You may work with a company, as I have in the past, that pays lip-service to the notion of estimation as a part of project management - only to be content with a single figure, with no range, no confidence interval, and no empirical data from past estimates.
These are cargo cult practices in the world of project managment; very superficially mimicking potentially effective management practices but with no real understanding. Key words may be used, key concepts mentioned, some cursory training given – but there will be next to no grasp of cause and effect and no committment to understand.
And like the Melanesians, these business cult devotees will sit waiting for the plane to deliver while all around their island the world goes forward, increasingly regarding them as a backward curio.
An example of a gift exchange culture in the ancient Near East is famously mentioned in the Armana Letters (14th Century BCE) for example. Burra-Buriyaš of Babylon scolds the Egyptian Paharoah, Neb-Kheper-Ra, for falling short of his giftly duties:
*'From the time my ancestors and your ancestors made a mutual declaration of friendship, they sent beautiful greeting-gifts to each other, and refused no request for anything beautiful. My brother has now sent me 2–minas of gold as my greeting-gift. Now, if gold is plentiful, send me as much as your ancestors, but if it is scarce, send me half of what your ancestors. Why have you sent me 2–minas of gold? At the moment my work on a temple is extensive, and I am quite busy with carrying it out. Send me much gold.'*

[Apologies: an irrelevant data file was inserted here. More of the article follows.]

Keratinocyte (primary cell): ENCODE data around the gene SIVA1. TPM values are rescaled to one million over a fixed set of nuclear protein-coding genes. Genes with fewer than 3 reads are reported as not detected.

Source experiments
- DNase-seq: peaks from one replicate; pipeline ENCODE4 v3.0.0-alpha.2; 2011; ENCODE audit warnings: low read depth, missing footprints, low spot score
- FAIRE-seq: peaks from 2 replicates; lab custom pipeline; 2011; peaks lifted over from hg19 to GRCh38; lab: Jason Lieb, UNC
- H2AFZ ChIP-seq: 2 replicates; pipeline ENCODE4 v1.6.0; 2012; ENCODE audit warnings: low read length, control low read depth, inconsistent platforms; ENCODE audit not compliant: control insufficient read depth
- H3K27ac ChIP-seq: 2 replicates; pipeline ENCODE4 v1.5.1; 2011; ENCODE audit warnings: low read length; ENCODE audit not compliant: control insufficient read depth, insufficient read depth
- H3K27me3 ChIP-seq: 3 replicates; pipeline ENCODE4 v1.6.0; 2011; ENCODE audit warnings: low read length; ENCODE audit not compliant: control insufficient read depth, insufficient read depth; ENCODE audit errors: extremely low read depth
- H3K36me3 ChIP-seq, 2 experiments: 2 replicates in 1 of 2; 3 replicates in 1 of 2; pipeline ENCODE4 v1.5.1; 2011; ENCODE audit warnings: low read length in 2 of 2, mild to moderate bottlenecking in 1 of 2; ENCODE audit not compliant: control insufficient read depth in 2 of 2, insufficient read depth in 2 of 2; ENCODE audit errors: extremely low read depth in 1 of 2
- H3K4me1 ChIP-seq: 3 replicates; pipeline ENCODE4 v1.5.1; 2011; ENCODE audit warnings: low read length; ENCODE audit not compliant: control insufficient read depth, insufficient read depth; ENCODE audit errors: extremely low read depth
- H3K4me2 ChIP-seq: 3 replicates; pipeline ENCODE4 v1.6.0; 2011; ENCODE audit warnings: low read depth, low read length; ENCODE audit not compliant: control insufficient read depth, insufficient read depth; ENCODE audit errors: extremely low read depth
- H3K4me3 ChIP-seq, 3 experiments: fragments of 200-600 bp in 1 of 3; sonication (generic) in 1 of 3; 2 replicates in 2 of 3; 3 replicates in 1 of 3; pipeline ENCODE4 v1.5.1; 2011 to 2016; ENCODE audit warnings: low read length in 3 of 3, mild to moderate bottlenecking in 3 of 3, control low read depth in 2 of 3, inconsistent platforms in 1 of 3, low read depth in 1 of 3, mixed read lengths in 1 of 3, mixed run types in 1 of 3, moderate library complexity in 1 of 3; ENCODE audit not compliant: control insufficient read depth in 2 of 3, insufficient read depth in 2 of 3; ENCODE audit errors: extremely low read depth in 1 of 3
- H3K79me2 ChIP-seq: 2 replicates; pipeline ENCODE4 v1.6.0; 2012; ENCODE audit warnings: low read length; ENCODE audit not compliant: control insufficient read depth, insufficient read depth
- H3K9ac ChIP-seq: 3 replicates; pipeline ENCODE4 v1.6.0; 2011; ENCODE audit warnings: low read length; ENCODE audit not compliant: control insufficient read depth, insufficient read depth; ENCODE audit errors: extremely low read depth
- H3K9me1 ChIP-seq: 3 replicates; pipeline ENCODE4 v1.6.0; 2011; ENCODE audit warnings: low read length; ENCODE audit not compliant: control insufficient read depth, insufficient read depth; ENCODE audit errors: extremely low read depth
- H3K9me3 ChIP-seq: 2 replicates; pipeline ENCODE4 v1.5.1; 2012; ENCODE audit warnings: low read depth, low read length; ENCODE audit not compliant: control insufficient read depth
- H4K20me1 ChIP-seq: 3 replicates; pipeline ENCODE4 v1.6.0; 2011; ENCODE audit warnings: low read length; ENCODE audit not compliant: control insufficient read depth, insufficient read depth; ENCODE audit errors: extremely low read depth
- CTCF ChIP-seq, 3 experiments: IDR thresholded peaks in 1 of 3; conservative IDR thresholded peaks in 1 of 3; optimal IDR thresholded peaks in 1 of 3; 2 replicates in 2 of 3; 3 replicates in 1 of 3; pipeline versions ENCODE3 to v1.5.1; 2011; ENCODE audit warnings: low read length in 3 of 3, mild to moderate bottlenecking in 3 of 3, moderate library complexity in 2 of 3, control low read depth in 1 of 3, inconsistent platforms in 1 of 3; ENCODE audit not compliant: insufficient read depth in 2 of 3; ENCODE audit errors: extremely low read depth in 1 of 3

In an era before a well-developed understanding of trade, an exchange of goods might frequently be described as an exchange of gifts.
A well-known cargo cult is the John Frum Cult. John Frum was described by cult followers as an American World War II serviceman who would bring wealth and prosperity to the people if they followed him. Devotees built symbolic landing strips to encourage aircraft bringing cargo.